Fratton Park. Now this is a football ground. None of your sanitised corporate bowls, just a big ugly mess of corrugated iron, barbed wire, graffiti and fantastic floodlight pylons. Floodlight pylons are like catnip for football geeks like me, not only do the serve their primary purpose of illuminating the field, but they also offer a great navigational reference point when finding a ground, that modern stadia rarely have. If in doubt head for the floodlights, sure you’ll end up at the odd goods yard depot (hello Telford ’99), but at least you’re not being overcharged to ride a home supporter heavy football special bus to a shiny out-of-town arena. So forget the fact that if you’re over 5ft 7in you won’t be able to fit your legs in your seat without kneeing a fellow Rovers fan in the head, this is what football grounds should look like. Drink it in kids, before it becomes football’s Beamish, and that knob with the bell becomes protected by the National Trust.
That knob with the bell is of course synonymous with Portsmouth. Loved by media picture editors and cameramen, hated by most folk unfortunate enough to be within a 100 yard radius of him. He’s the Marmite of football supporting, assuming of course you have one of those novelty Marmite jars that has a great big daft bright blue lid and makes an annoying constant ringing noise from the back of your cupboard. It’s a mystery how he has not been subject of a vuvuzela style backlash, or for that matter the victim of a vicious bell-based assault.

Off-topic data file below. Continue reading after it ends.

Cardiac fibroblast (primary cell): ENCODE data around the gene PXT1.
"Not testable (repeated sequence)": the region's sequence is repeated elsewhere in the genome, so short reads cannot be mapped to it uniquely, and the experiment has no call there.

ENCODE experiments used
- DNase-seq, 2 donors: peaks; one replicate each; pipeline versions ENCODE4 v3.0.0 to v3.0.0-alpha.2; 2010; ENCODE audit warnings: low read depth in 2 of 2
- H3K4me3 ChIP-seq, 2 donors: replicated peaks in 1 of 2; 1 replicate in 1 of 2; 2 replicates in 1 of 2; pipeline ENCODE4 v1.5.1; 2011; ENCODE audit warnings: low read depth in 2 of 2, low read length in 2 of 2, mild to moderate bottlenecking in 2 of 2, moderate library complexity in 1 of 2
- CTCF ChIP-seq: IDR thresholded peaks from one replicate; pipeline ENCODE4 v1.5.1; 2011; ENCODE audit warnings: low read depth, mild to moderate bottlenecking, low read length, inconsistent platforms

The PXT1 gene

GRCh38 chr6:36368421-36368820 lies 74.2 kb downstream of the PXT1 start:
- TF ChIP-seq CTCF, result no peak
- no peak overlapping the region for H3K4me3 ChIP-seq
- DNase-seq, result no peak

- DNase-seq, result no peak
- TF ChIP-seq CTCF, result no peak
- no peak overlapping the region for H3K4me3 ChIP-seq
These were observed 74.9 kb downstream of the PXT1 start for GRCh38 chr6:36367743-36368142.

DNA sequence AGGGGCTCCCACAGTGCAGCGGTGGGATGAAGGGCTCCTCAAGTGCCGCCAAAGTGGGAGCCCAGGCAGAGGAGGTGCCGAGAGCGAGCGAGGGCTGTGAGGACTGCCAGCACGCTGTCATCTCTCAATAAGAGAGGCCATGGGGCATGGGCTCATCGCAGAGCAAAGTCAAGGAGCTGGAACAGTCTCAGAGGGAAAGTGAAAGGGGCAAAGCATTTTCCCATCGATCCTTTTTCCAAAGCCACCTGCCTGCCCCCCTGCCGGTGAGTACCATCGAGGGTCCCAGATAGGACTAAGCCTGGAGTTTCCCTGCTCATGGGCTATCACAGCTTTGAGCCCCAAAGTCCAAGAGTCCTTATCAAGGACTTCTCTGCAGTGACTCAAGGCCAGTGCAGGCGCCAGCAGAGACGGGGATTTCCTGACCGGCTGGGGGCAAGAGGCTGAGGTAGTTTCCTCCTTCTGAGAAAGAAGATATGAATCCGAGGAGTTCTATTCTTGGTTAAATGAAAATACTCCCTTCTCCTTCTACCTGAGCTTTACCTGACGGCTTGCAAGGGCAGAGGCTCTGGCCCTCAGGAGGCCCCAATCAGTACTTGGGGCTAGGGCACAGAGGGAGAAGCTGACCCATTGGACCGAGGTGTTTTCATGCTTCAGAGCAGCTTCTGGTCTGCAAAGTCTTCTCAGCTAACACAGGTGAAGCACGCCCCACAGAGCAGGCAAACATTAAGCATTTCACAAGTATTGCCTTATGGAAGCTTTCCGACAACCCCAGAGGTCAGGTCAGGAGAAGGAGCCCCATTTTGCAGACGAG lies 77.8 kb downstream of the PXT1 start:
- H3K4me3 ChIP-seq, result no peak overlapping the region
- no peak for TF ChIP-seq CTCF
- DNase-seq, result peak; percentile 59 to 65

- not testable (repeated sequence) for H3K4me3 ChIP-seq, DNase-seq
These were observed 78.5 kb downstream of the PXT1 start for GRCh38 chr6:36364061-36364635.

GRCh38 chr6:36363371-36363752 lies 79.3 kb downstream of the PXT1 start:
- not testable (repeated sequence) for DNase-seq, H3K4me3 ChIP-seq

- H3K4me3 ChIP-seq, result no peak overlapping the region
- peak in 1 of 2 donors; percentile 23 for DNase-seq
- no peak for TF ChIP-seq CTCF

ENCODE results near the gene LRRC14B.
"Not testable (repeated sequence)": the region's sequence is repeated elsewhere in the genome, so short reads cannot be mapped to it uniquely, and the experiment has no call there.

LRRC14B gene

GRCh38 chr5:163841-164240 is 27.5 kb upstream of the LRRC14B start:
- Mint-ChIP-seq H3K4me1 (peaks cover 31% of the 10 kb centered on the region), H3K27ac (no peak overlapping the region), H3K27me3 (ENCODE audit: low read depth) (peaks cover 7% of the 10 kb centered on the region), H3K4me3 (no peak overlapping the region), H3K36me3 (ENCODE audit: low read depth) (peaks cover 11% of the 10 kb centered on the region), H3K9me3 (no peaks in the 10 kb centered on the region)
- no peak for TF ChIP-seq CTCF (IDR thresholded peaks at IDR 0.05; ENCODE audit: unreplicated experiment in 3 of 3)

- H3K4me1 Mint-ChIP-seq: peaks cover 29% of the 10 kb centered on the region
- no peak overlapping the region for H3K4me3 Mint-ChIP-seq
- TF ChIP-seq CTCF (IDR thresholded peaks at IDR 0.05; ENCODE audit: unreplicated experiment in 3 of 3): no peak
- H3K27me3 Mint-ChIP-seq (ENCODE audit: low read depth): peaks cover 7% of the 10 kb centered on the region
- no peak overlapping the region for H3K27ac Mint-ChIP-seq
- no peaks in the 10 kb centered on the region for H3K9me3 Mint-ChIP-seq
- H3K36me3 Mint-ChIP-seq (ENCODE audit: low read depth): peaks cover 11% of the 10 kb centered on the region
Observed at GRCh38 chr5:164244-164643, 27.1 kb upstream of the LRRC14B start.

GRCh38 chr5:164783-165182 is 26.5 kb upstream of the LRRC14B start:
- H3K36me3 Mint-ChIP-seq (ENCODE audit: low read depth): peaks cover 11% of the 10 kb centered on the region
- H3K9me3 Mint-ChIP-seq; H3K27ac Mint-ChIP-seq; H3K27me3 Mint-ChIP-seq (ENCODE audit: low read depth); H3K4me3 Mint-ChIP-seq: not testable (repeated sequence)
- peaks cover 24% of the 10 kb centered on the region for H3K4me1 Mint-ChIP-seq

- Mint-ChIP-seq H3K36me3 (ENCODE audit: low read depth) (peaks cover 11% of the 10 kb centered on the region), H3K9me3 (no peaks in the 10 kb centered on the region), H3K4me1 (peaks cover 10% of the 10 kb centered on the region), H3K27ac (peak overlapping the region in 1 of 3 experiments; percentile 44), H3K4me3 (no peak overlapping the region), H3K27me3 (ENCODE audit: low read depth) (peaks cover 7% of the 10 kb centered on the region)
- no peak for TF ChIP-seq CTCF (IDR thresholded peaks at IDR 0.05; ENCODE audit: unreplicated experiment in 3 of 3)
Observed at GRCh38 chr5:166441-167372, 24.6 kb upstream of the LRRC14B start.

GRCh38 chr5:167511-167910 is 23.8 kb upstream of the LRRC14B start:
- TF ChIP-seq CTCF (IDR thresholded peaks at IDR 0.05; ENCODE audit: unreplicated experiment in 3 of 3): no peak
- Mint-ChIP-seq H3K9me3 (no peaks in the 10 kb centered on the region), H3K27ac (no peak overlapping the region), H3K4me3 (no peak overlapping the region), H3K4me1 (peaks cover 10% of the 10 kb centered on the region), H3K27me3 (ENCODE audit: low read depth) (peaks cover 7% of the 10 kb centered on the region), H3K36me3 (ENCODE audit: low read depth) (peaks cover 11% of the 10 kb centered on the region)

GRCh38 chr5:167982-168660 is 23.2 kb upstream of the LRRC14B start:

Enough of him and back to the game. At the risk of making one or both of our readers feel old, this is the first time Rovers have made the long journey to Fratton Park in my lifetime, as not since a 2-1 Third Division loss in November 1982 have Doncaster visited Portsmouth. As the saying goes revenge is a dish best served twenty-eight years later. If Rovers are to exact payback for the last generation then they will have to overcome a pretty resilient Pompey side to do so. Since avoiding a winding up order Portsmouth have been ploughing up the division and now sit 14th, just a point behind Rovers in the table. Their position has been established on an impressive home record, unbeaten at home in six league games since losing to Cardiff at the end of August.
One hope Rovers do have to cling to is that Portsmouth have an even worse record at coming from behind in fixtures than Doncaster do. Pompey have failed to win all seven games in which they have conceded the first goal, but remain undefeated from all eight games in which they have scored first. The onus then is on Rovers to strike first. Key to this could be the blossoming strike partnerhsip of David Healy and James Hayter who have notched all three of Rovers goals since they were put together a week ago. The latter’s willingness to hurl himself at or after anything could prove telling should this game degenerate into a scramble at any point.